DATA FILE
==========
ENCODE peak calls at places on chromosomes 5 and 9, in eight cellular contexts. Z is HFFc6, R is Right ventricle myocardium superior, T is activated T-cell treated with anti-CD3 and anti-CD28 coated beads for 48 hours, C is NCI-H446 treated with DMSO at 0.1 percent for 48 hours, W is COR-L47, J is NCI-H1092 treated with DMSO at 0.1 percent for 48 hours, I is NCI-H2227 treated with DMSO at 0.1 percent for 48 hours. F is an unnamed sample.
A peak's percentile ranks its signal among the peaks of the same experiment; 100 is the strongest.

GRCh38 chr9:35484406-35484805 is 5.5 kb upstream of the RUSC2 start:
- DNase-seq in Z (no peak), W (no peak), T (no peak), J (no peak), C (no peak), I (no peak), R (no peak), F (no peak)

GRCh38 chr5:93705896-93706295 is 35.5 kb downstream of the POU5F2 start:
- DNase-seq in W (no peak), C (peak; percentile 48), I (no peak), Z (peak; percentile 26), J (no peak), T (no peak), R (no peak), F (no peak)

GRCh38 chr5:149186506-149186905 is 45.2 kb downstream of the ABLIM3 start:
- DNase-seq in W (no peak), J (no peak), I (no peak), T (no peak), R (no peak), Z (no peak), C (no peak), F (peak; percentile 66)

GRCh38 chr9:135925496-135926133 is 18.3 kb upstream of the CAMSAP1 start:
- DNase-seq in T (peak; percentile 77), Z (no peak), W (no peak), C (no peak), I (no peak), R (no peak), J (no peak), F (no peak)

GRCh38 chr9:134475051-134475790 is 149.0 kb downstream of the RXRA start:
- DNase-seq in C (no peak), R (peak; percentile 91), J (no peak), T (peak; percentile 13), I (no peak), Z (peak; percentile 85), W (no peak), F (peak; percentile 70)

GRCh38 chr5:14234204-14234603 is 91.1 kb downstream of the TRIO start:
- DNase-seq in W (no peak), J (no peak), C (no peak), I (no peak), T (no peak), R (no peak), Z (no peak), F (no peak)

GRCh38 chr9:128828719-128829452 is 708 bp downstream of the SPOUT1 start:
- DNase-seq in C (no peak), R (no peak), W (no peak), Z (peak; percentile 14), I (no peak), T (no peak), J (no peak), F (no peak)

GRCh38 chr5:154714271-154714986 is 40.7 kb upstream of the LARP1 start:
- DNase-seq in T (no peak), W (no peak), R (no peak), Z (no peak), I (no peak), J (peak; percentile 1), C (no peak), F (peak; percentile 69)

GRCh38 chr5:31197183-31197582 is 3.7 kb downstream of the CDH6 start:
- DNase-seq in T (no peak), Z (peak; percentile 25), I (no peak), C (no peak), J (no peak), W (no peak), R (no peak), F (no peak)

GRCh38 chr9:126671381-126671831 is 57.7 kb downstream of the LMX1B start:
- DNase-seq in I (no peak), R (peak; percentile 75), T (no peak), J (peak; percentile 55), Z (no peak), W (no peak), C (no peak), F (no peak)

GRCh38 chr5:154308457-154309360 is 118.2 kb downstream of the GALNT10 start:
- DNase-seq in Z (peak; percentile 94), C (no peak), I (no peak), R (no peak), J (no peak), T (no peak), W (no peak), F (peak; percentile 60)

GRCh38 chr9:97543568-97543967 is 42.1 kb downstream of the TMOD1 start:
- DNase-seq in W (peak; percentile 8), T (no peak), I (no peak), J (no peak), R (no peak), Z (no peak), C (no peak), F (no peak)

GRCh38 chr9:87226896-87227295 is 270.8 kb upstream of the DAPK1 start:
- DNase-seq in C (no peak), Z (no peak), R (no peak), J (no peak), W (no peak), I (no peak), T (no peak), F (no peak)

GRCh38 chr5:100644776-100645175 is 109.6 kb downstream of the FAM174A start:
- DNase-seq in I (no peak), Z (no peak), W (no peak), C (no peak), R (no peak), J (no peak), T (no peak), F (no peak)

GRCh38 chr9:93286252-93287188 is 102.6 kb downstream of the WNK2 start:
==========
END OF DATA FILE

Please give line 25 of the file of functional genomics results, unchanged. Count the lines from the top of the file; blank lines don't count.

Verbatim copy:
GRCh38 chr9:97543568-97543967 is 42.1 kb downstream of the TMOD1 start: